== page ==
Virtues from Motherhood: Forgiveness

Learning to forgive is something that is instilled in us from childhood. We’re told to “forgive and forget” in order to come to terms with the blemishes others may leave on your life. Though I don’t personally believe in the forget aspect because to me every hardship or set back you experience allows us to learn something by forgiving. And why would you want to forget a lesson learned?

Forgiveness is a double-sided arrow as it is something you grant others as well as something you grant yourself. Learning to forgive yourself is as crucial to your personal growth as forgiving others is. It’s not always easy to forgive yourself because it’s not always easy to admit you gave it your best and it still was not enough.

I learned to forgive myself after I realized I had brought a child into this world who would never have that chance at normalcy that most other kids are born with. She would never have that Mom, Dad family or that two-parent household because Ava was being raised by a single mom. Ava’s father and I split when she was two years old after realizing we had ended up on different paths in life. At first the reality didn’t phase me much because I felt that all the love and support I was giving her was more than enough. It wasn’t until she began school and there was “parents night” and “fathers day lunch” that I felt an overwhelming sense of guilt.

It occurred to me that if I noticed these things other people, mainly other kids, would as well. I wondered what would happen when kids asked her where her dad was or why she didn’t see him often. My biggest fear however is that she would in some way be mad at me for the life she was born into. I constantly over compensated to try and ease my mind; the guilt would keep me up at night. It wasn’t that I felt I was a bad mom or I wasn’t capable, it was that I had her while I was still young myself and she would have to grow with me instead of just reaping the rewards of it later in life.

It took me a long time to grant myself that sense of forgiveness I needed to keep progressing. It wasn’t until I had a conversation with a family friend who asked me would it have been fair to Ava to let her grow up seeing me settle? Seeing me settle for a relationship that was toxic to me, settle for not graduating college and then in turn have Ava feel that I was unhappy because I gave up everything for her. I had never thought of it that way and it made me realize several things about the people around me who had in the past admitted they’d settled for things. I didn’t want Ava to feel settling was okay or that you had to give up on yourself when you felt the slightest bit of defeat.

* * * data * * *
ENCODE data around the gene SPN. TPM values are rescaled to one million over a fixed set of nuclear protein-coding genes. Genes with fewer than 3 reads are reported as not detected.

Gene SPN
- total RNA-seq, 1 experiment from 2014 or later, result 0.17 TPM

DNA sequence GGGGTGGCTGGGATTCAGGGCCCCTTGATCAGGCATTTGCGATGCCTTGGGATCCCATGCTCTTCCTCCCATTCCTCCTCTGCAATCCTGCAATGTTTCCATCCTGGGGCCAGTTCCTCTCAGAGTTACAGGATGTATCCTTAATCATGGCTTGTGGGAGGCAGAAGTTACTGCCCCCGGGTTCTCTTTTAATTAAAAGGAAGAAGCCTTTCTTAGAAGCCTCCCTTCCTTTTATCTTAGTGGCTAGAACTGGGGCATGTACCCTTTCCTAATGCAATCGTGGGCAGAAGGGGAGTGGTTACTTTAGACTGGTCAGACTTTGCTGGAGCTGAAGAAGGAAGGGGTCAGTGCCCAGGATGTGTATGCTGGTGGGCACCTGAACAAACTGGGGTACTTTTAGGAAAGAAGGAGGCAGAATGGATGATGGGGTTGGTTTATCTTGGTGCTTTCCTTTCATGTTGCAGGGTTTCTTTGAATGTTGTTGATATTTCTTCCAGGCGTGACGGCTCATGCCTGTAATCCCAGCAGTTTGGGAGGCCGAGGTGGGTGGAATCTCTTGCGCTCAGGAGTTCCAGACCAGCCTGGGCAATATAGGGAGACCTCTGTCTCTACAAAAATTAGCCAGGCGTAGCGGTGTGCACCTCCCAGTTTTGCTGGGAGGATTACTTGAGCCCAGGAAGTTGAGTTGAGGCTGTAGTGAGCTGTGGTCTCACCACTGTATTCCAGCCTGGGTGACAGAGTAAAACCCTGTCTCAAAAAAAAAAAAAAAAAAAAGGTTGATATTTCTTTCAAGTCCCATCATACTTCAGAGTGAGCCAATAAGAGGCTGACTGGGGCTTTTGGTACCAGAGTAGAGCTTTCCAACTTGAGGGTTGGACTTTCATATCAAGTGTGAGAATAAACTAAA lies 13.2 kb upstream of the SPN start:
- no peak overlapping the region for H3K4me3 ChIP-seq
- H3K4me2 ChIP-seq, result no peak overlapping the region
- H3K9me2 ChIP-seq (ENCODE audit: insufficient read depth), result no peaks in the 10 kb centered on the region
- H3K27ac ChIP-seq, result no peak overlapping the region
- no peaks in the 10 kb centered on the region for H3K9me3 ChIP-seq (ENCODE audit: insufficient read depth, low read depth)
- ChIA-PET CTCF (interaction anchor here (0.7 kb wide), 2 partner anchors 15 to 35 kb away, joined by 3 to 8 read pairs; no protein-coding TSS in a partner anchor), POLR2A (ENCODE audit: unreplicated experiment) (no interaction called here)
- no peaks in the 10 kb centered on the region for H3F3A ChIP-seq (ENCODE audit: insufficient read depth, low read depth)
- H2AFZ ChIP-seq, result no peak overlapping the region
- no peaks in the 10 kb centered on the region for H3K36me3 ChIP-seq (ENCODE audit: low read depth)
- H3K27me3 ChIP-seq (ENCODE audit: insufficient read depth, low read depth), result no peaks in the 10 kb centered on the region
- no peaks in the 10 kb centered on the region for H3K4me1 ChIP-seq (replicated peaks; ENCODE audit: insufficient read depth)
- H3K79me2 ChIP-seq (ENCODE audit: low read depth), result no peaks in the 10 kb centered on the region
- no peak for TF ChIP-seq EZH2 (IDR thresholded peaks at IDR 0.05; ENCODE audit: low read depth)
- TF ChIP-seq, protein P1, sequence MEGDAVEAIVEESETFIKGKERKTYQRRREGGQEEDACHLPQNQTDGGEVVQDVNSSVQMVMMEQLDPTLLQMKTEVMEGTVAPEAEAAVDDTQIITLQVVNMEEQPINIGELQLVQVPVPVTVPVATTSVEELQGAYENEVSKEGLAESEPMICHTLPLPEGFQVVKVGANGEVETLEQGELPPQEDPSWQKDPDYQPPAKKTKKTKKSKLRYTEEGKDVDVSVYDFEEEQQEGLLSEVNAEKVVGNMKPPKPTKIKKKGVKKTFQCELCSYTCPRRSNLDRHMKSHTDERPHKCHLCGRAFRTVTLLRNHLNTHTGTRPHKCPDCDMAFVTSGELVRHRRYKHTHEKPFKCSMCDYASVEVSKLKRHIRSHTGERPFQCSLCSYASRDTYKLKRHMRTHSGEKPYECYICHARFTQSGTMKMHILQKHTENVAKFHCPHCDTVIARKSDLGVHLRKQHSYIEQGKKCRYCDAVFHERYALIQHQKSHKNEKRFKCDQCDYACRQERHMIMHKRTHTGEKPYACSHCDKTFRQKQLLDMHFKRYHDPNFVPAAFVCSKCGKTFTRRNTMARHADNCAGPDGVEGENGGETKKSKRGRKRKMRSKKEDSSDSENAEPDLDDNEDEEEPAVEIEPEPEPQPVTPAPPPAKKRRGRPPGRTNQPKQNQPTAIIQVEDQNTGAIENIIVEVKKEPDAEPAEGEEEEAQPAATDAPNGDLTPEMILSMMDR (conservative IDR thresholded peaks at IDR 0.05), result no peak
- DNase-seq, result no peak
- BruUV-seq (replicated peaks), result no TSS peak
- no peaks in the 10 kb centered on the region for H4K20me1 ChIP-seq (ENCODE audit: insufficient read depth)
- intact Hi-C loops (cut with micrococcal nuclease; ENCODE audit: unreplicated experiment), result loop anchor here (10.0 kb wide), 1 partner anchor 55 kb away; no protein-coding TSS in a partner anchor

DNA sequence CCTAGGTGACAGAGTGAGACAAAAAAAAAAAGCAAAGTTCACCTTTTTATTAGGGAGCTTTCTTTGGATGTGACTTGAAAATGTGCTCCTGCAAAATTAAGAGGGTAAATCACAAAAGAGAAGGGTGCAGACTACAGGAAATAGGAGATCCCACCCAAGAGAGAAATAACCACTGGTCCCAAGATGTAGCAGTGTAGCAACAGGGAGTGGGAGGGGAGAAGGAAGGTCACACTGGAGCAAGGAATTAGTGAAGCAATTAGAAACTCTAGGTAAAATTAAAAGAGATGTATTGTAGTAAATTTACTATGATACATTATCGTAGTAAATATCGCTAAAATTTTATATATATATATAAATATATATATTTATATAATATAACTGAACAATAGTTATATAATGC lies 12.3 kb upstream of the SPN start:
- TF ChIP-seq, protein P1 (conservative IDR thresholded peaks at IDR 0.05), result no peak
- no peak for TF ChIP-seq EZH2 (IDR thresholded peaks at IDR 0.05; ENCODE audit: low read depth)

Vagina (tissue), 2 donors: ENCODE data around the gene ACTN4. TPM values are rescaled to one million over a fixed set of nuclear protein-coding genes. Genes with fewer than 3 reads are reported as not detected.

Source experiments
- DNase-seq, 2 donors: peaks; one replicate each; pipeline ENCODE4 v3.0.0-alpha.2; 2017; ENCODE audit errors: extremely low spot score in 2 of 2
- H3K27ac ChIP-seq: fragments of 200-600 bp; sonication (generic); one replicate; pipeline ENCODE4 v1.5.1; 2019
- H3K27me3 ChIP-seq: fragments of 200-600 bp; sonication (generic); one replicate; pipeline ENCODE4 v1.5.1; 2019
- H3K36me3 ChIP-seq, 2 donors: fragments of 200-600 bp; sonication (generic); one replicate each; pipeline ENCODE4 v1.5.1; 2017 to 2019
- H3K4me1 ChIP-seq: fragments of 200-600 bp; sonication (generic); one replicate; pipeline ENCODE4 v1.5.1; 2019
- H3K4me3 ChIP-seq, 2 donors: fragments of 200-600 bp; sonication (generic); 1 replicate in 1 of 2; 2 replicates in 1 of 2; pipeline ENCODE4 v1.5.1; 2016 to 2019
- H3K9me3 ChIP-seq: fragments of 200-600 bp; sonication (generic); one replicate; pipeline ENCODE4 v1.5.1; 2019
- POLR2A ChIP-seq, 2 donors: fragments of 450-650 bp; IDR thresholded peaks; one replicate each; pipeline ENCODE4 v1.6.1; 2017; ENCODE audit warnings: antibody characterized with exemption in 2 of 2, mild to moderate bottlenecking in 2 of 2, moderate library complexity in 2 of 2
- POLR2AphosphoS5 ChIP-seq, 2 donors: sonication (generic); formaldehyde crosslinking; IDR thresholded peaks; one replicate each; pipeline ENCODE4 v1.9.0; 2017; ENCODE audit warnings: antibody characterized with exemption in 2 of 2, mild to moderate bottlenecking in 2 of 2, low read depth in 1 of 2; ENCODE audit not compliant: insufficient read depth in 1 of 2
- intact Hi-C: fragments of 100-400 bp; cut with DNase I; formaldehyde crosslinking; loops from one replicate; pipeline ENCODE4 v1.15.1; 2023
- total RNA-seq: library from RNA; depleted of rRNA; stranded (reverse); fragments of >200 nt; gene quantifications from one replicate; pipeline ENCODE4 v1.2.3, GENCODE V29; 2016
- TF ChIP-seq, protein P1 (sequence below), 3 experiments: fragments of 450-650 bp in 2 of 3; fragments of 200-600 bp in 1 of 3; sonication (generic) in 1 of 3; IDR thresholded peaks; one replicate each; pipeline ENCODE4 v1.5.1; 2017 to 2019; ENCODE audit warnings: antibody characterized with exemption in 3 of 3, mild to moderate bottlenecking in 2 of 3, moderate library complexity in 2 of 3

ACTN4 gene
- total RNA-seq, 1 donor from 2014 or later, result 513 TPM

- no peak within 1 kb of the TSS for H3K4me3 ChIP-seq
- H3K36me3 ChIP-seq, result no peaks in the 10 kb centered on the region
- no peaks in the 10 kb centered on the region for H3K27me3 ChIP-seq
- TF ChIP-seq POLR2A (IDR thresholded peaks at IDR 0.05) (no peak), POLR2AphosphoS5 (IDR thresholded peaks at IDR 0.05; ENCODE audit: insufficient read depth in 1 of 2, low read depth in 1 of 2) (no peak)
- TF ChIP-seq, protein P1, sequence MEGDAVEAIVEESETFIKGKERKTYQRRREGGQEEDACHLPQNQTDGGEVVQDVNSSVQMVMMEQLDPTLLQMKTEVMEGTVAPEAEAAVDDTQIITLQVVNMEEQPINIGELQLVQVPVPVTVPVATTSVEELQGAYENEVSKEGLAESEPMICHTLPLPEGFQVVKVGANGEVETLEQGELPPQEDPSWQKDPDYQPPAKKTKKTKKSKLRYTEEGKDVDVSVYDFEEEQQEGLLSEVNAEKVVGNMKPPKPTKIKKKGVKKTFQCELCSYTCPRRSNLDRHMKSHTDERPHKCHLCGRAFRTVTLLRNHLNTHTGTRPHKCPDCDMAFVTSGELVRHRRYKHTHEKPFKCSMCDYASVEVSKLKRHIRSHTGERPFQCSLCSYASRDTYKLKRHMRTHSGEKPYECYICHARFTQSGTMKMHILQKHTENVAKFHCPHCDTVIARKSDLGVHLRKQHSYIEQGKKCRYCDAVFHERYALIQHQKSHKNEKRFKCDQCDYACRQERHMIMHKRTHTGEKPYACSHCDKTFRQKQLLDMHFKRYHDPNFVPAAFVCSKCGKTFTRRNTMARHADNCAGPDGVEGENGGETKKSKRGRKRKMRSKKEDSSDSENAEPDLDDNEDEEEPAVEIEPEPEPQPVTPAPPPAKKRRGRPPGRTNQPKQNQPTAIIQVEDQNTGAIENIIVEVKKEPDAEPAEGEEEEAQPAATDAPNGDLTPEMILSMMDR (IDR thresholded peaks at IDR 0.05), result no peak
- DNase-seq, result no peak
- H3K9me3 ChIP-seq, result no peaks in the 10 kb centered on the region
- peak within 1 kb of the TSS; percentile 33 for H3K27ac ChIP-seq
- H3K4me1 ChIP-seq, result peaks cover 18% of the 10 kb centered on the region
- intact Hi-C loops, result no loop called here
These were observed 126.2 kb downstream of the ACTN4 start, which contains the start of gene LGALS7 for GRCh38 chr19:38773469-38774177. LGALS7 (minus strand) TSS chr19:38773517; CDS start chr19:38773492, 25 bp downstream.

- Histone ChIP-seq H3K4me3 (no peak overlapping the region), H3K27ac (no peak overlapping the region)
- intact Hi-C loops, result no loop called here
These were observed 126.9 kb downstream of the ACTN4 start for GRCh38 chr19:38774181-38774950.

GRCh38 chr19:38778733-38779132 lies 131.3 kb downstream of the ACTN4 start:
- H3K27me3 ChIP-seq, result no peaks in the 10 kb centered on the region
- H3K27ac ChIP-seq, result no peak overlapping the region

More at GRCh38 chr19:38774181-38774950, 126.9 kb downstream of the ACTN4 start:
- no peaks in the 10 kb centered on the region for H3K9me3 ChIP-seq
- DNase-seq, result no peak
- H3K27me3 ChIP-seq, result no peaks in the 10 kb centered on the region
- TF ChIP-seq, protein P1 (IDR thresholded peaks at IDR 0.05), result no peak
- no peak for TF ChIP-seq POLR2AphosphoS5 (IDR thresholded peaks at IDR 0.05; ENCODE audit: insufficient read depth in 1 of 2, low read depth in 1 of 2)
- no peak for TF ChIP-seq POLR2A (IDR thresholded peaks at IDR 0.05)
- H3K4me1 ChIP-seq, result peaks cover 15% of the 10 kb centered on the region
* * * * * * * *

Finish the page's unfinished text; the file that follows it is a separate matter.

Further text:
I forgave myself for not giving Ava that “cookie cutter” family and for having her walk with me along my journey to success. It occurred to me for the first time that maybe her seeing me reach my goals despite the obstacles I faced would be motivation for her that I would be able to show her and not just tell her in the future. Finally I forgave myself because I knew I was capable of more and that no matter what hand I was dealt, I would let the cards fall where they may. Instead of accepting defeat or succumbing to my own guilt, I powered through it because your past does not define your future it is merely another brick in the foundation of your life.

3 thoughts on “Virtues from Motherhood: Forgiveness

    • I agree! No family is perfect and what one person wishes they had another wishes they didn’t. I think remembering that you’re not perfect helps you see that your life is yours to live and dwelling on what ifs and what you missed doesn’t help you grow.

      • Exactly, but the things that supposedly make our lives imperfect are pivotal to the people we become through our triumphs after tribulations. It tests our faith and strength but makes us stronger in the end.

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